Boston High School: Max Goudreau

New England Roundup: New Hampshire

June, 13, 2011
6/13/11
2:10
PM ET
The resume: Seven consecutive appearances in the Division I boys' lacrosse final.

The crown count: Four.

The program celebrating those staggering statistics: Nashua's Bishop Guertin High.

New HampshireGuertin tightened its grip on the sport June 8 with a first-time feat for the program. Coach Chris Cameron and his Cardinals clinched their second straight title with an 11-8 win.

“This one feels good,” said Cameron, whose team finished 14-1 in league play. “This one feels good.”

Success was indeed sweet, considering second-seeded BG beat its fiercest rival. Top-seeded Pinkerton Academy of Derry entered the tournament final undefeated (20-0 overall) and perfect in NHIAA finals since 1997 when boasting an unblemished record (3-0).

Roughly 1,500 fans filed in to Stellos Stadium for the much-anticipated matchup played in extreme humidity. The final marked the fourth time BG and Pinkerton fought to finish No. 1 since 2005.

BG now owns a 3-1 record in those colossal clashes.

What prepared BG's young and inexperienced squad for this giant win? Try six grueling out-of-state games that left the team linked to an uncharacteristic 0-6 record.

Cameron annually schedules the most unforgiving non-league schedule of any team playing NHIAA lacrosse. After his team topped No. 3 seed Hanover High in the semifinals, 15-6, the eighth-year coach said this spring's out-of-state slate was the toughest to date.

The Cards lost to Massachusetts squads Lexington (6-4), Needham (14-11), Cohasset (7-4) and Duxbury (15-3). New Jersey's St. Joseph Metuchen (11-3) and Rhode Island's La Salle Academy (6-5) also beat BG.

There was also an 8-7 loss to the Astros, which snapped BG's 48-game regular-season win streak against in-state foes. Guertin had as many losses this spring (seven) as the 2008, 2009 and 2010 seasons combined.

Shut-down junior defenseman Bob Fahey said team confidence took a hit. But the losses served a purpose.

“It got us ready for this exact game, right here,” said Fahey, who has already committed to UMass. “Coach Cameron gives us that great out-of-state schedule to get ready for these games.”

Cameron's club took control of the final after halftime. The teams took the field for the third quarter knotted at 6-apiece.

BG's midfield- and close-defense – operating without defensive slides – caused all kinds of problems for Pinkerton. Fahey, Kyle Karaska and Jay Krzyston forced the Astros to shoot from the perimeter. Long-stick midfielder Brody Smith locked off lanes to the cage. Colin Delea (14 saves) made the necessary stops between the pipes.

“You've got to give credit to them,” said Pinkerton coach Brian O'Reilly, noting his offensive-minded club was contained to four goals in 6-on-6 play. “It's not like we were missing the cage. It's just the shots didn't seem to be there.”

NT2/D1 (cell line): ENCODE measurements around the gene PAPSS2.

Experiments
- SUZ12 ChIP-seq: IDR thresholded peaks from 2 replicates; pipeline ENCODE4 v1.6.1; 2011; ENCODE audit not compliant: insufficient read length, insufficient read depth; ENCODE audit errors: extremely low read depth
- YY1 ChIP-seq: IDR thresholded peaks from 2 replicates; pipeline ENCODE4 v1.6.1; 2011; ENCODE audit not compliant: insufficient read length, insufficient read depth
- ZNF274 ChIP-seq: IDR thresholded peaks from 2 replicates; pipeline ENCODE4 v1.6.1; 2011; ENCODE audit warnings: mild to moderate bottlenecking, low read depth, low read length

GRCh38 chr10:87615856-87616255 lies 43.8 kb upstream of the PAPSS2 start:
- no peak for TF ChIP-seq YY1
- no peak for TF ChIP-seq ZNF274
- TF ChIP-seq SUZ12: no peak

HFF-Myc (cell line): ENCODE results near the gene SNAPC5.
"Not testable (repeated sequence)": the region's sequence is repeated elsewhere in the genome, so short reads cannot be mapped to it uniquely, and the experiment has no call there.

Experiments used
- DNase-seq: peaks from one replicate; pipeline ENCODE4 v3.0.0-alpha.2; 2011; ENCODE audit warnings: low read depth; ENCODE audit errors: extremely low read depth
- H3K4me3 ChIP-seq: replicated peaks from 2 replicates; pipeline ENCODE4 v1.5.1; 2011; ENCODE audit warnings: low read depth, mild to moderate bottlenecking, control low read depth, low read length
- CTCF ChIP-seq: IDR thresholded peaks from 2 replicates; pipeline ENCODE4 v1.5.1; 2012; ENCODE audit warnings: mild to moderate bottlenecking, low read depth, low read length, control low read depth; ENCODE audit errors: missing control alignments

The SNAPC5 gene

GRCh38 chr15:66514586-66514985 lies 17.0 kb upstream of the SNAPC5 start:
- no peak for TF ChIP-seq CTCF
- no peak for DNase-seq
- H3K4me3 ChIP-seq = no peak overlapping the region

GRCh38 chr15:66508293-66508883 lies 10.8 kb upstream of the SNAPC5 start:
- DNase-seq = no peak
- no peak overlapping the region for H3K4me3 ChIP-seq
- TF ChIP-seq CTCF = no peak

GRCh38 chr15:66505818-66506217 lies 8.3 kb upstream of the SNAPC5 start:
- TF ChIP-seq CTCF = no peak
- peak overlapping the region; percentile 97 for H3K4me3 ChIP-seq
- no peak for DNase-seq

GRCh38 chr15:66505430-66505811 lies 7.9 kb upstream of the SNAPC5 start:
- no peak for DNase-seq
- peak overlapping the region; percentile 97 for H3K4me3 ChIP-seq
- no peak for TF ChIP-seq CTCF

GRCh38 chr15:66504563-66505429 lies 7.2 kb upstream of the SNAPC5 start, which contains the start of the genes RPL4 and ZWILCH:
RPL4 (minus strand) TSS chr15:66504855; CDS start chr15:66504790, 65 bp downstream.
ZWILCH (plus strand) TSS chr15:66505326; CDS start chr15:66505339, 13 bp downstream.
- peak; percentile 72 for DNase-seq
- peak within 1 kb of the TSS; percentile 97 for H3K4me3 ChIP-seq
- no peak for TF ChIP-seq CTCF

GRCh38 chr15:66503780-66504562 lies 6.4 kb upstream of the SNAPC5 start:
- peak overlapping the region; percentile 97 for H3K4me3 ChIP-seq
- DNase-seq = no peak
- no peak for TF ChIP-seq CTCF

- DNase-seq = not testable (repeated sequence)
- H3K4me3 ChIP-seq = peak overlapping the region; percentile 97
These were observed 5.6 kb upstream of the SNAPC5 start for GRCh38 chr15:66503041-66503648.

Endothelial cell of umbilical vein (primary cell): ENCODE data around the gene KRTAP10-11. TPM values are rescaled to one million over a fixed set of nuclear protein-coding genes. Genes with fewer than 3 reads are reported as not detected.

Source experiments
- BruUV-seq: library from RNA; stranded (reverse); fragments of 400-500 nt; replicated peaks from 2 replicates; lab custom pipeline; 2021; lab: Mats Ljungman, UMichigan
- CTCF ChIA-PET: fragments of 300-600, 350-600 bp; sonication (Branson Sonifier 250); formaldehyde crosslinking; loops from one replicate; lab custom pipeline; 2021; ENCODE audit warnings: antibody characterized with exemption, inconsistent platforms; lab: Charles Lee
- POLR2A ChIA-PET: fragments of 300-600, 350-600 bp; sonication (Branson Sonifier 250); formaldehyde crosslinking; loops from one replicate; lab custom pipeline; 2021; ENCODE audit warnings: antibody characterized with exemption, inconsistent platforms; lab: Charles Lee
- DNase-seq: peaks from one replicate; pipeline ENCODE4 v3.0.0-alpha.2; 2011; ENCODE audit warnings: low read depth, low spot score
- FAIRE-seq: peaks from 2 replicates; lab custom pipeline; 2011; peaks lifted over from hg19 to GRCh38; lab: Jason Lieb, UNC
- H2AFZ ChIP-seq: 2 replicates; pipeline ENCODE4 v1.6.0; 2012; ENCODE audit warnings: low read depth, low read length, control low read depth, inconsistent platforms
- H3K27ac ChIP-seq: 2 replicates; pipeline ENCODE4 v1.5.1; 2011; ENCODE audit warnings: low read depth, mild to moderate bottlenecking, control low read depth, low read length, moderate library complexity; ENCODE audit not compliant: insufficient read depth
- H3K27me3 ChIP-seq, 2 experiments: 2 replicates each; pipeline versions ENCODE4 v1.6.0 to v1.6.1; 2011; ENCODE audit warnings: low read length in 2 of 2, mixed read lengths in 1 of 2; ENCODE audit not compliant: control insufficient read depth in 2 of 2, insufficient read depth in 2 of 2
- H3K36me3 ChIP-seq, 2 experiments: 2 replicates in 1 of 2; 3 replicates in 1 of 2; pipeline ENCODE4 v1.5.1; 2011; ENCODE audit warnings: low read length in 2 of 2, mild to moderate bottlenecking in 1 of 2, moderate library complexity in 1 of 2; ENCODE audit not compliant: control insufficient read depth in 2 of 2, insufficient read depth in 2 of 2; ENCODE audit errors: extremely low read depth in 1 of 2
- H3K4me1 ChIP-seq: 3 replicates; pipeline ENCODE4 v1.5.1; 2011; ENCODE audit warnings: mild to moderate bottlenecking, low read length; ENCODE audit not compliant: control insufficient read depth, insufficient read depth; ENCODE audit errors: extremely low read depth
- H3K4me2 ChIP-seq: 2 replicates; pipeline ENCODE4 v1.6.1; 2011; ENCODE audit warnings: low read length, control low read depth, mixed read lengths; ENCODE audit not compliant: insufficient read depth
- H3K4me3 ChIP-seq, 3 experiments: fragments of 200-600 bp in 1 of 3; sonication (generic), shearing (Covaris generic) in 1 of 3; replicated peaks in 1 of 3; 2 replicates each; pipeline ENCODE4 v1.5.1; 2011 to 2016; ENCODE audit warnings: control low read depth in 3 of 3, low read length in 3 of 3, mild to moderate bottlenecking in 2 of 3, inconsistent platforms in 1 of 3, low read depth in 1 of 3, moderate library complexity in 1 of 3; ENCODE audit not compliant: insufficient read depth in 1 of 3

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New England Roundup: New Hampshire

February, 23, 2011
2/23/11
5:53
PM ET


MANCHESTER, N.H. -- Manchester High School West's Valentine's Day victory made basketball coach Nick Moutsioulis wish his wallet could support a team trip to the Magic Kingdom.

"If I could pay for every one of the girls to go, I'd do it in a heartbeat," said Moutsioulis, his reference to Disney World and the visit made by the Super Bowl MVP after winning the biggest of games.

New HampshireYou see, West entered its Feb. 14 girls' hoop contest lugging a 77-game losing streak that dated to the 2007-08 season opener. But after three consecutive winless campaigns, and another 14 straight losses this winter, the Blue Knights stopped the frustration-filled skid with a 38-33 Division II road win at Pelham High.

"I'm still processing it. I don't even know how to react to a win," said 5-foot 8-inch forward Emily Colon, one of three seniors on West's varsity team that features just eight active players.

West's low participation in athletics isn't limited to girls' hoop. The loss of Bedford student-athletes to the opening of Bedford High in 2007 has affected most sports programs at the school.

The exodus that eventually shrunk West's population from 2,000-plus students to roughly 1,100, took place over several years. But West's ability to compete in most sports quickly declined.

Colon and classmate Brooke Brown were freshman call-ups to the varsity in 2007-08, West's first winless campaign. Routinely losing was a foreign feeling to these stars of the streak-snapping win; as ninth-graders they led their freshman team to a 12-4 record.

"We tried not to think about the negative," said Brown, a 5-foot-11 center, noting the team became the punchline to jokes that spread throughout the school.

Over time, however, staying positive proved tough. One winless season grew into two, which reached three last winter.

But worse than the lopsided losses -- and jokes generated by them -- was the sinking feeling caused by looking into the stands during home games.

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